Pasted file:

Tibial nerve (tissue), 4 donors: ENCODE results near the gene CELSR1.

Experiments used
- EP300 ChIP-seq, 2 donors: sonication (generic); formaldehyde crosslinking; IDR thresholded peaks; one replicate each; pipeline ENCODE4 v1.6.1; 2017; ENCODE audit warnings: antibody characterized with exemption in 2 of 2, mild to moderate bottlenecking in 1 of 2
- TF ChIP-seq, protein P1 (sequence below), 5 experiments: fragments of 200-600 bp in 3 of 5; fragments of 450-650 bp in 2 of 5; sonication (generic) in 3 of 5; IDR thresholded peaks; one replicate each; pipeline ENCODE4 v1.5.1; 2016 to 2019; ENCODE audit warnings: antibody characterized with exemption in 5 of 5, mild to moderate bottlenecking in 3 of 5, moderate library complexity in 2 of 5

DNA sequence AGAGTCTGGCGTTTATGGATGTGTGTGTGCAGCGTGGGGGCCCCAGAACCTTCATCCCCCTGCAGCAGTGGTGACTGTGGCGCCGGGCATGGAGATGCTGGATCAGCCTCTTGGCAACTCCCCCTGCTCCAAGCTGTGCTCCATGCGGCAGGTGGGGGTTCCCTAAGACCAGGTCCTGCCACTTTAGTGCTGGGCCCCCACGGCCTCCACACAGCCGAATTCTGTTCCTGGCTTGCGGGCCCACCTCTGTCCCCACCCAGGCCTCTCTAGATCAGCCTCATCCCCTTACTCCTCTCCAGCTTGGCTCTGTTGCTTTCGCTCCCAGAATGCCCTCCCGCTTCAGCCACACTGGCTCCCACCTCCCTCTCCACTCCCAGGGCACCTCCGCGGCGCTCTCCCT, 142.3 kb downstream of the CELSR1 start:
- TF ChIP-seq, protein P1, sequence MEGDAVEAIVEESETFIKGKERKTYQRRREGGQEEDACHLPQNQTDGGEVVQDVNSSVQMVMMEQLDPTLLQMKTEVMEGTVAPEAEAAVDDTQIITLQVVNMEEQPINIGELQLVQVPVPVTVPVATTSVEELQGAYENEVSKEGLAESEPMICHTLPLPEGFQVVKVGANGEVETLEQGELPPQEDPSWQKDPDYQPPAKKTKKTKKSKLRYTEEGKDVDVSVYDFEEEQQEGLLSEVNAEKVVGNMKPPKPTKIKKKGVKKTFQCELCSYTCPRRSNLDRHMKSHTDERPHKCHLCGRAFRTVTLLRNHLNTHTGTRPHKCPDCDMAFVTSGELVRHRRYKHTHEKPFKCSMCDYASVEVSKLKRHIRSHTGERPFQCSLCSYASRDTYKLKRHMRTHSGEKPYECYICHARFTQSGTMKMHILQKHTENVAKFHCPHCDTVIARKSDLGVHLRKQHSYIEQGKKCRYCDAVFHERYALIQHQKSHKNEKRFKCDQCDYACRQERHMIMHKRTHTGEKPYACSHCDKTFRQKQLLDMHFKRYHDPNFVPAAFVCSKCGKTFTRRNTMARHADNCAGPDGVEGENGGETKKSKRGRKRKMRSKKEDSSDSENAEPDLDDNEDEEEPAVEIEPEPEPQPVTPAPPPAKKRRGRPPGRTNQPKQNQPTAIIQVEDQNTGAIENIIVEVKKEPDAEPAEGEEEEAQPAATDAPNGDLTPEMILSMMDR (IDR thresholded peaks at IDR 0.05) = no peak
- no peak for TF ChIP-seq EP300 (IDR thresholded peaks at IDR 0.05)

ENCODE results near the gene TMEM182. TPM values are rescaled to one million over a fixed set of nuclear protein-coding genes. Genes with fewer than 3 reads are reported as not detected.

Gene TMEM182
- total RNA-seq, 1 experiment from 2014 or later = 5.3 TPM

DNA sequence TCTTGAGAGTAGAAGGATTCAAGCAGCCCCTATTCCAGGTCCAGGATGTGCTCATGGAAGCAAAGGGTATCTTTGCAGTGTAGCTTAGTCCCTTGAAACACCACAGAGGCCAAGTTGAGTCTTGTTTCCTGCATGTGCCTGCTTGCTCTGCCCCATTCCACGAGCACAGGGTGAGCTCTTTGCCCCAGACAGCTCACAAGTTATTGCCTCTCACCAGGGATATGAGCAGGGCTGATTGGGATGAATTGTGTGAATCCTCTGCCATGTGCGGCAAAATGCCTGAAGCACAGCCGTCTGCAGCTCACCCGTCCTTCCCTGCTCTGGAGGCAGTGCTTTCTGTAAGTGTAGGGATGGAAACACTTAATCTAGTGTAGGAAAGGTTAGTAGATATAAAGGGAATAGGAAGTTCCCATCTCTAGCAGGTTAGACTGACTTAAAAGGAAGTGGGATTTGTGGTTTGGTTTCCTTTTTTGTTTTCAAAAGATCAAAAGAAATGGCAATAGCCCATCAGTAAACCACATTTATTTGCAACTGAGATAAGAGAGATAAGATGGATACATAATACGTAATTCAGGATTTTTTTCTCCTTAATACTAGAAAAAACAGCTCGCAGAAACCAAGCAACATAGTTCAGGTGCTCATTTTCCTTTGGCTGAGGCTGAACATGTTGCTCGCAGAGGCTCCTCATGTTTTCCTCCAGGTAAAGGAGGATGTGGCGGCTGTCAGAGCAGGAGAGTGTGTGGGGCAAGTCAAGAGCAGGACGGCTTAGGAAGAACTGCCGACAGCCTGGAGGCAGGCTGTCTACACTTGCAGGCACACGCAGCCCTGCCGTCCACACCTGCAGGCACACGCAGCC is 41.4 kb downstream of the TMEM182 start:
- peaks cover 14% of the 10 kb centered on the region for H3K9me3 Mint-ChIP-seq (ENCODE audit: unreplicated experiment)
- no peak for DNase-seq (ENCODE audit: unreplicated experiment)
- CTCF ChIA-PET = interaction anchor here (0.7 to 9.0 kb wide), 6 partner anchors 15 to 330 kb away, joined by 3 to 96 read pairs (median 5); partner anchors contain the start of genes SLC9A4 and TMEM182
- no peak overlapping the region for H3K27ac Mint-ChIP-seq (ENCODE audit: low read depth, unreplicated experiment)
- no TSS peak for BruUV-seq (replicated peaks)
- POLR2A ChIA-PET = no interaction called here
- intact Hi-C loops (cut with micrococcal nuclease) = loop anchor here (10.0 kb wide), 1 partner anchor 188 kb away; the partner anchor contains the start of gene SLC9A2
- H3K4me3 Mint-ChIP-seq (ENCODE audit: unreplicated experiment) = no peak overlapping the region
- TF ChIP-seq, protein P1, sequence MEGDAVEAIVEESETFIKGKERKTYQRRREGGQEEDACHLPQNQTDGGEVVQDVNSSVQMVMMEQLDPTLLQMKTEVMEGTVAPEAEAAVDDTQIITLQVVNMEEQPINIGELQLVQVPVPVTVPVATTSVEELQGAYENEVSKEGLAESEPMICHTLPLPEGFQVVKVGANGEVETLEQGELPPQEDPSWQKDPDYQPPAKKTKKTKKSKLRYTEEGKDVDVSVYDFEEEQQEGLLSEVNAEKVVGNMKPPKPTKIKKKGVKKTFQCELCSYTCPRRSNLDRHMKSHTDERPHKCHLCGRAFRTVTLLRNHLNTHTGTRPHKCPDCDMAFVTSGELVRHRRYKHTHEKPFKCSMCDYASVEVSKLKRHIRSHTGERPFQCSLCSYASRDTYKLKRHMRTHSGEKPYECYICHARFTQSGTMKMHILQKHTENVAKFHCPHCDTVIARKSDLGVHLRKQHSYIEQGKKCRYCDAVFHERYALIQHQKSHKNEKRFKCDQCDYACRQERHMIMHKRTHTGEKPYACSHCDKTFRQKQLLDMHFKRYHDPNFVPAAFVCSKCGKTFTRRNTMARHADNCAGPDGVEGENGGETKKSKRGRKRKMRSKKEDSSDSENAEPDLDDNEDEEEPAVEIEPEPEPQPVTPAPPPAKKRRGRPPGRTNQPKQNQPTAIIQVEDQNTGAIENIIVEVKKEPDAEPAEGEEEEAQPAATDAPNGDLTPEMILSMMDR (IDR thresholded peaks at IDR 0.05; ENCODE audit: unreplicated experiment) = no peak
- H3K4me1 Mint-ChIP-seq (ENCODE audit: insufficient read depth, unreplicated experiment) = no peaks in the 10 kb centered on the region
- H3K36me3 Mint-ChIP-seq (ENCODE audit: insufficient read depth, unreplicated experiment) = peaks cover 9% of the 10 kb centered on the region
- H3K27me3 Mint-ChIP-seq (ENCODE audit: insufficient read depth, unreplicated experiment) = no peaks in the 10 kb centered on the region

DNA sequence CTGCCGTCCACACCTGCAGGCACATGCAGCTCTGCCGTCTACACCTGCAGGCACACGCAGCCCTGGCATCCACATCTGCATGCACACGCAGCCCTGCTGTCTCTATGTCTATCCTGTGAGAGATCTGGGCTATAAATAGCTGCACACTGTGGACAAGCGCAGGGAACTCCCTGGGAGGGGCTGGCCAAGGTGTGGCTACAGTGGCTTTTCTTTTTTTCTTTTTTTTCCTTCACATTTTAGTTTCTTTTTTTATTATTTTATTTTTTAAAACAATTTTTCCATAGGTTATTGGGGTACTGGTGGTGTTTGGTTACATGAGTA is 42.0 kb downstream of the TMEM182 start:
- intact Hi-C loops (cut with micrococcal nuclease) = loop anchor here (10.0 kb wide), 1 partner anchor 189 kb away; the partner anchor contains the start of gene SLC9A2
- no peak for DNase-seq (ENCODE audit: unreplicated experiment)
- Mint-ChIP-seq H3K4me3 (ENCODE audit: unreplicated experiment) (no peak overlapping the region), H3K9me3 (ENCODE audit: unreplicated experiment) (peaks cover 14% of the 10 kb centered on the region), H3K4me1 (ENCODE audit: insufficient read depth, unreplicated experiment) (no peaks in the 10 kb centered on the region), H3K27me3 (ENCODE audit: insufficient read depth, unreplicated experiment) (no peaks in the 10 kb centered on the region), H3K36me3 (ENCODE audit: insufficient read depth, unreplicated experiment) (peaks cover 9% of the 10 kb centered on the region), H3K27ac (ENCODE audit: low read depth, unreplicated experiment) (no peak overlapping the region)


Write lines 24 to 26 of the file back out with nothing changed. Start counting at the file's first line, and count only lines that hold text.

DNA sequence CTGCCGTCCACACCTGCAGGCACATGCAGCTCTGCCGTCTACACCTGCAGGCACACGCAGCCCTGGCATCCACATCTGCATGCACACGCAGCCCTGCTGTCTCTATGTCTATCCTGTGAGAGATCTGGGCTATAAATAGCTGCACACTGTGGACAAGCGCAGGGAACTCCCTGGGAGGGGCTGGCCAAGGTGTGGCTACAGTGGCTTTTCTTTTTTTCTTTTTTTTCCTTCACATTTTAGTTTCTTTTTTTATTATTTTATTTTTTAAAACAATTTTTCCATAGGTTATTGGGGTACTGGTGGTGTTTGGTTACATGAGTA is 42.0 kb downstream of the TMEM182 start:
- intact Hi-C loops (cut with micrococcal nuclease) = loop anchor here (10.0 kb wide), 1 partner anchor 189 kb away; the partner anchor contains the start of gene SLC9A2
- no peak for DNase-seq (ENCODE audit: unreplicated experiment)